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Scientists explain world's largest mud eruption

"Lusi's not going to stop anytime soon," geoscientist Stephen Miller said.

By Brooks Hays
Scientists explain world's largest mud eruption
Researcher Adriano Mazzini surveys a mud volcano from a distance while standing on dried mud flows from the Lusi eruption. Photo by Adriano Mazzini/The Lusi Lab Project

Oct. 17 (UPI) -- Scientists now know why boiling hot mud continues flow from vents on the Indonesian island of Java.

Researchers detailed their explanation for the "most destructive ongoing mud eruption in history" in a new paper published in the Journal of Geophysical Research: Solid Earth.

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In 2006, a combination of mud, water, rocks and gas began to spill from a number of newly formed vents on Java. The hot mud flows threatened villages and rice fields, forcing evacuations and requiring the construction of levees. Dubbed Lusi, the eruption is ongoing.

Eleven years after it began, Lusi vents continue to spill 3 million cubic feet of mud every day. Occasionally, the vents expel geyser-like plumes of gas and rock debris.

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Now, thanks to new imaging technology, scientists have a better understanding of the unique underground volcanic plumbing responsible for the ongoing mud flows.

Images of Lusi roots show the vents and mud flows are linked through a system of faults with the magma chamber of the nearby Arjuno-Welirang volcanic complex.

Over time, the volcanic system's magma has been baking the earth beneath the Lusi vents. The process, which produces an excess of gas, has built up a tremendous amount of pressure beneath Lusi. An earthquake in 2006 offered the opportunity for Lusi to release this pressure.

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"We clearly show the evidence that the two systems are connected at depth," Adriano Mazzini, a geoscientist at the University of Oslo, said in a news release. "What our new study shows is that the whole system was already existing there -- everything was charged and ready to be triggered."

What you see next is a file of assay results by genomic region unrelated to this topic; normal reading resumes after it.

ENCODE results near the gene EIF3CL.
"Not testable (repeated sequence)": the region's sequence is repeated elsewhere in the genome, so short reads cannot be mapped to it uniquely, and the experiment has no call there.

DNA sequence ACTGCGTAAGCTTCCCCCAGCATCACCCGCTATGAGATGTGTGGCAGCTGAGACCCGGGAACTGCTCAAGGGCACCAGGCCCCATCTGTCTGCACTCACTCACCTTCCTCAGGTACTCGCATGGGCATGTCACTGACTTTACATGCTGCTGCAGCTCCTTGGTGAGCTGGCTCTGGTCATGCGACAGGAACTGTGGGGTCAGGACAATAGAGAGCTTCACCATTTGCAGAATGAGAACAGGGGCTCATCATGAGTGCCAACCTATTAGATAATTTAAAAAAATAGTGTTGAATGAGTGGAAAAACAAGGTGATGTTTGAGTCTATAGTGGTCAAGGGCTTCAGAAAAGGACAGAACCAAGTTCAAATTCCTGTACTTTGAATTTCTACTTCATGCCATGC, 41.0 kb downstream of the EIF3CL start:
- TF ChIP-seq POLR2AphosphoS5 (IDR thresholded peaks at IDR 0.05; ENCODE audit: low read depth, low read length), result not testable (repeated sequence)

Mazzini and his colleagues used a series of seismometers installed two years ago to image the contours of the sediment and rocks beneath Lusi. Their observations revealed a tunnel stretching from Lusi to the magma chamber beneath Arjuno-Welirang. The tunnel allows magma and hydrothermal fluids to flow from the mantle and mix with sediment beneath Lusi, building up pockets of highly-pressurized gas over time.

"It's just a matter of reactivating or opening these faults and whatever overpressure you have gathered in the subsurface will inevitably want to escape and come to the surface, and you have a manifestation on the surface, and that is Lusi," Mazzini said.

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Java is part of a chain of islands formed by volcanoes, and the movement of magma beneath Lusi may represent the migration of the volcanic arc northward.

"It looks like this might be the initial stages of this march forward of this volcanic arc," said Stephen Miller, a professor of geodynamics at the University of Neuch√Ętel in Switzerland. "Ultimately, it's bringing all this heat over toward Lusi, which is driving that continuous system."

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While mud flows are fairly common on Java, Lusi is a unique hybrid -- the combination of a mud volcano and hydrothermal vent. Unlike other mud volcanoes, Lusi has a more massive thermal engine in the form of a large magma chamber.

"So what it means to me is that Lusi's not going to stop anytime soon," Miller said.

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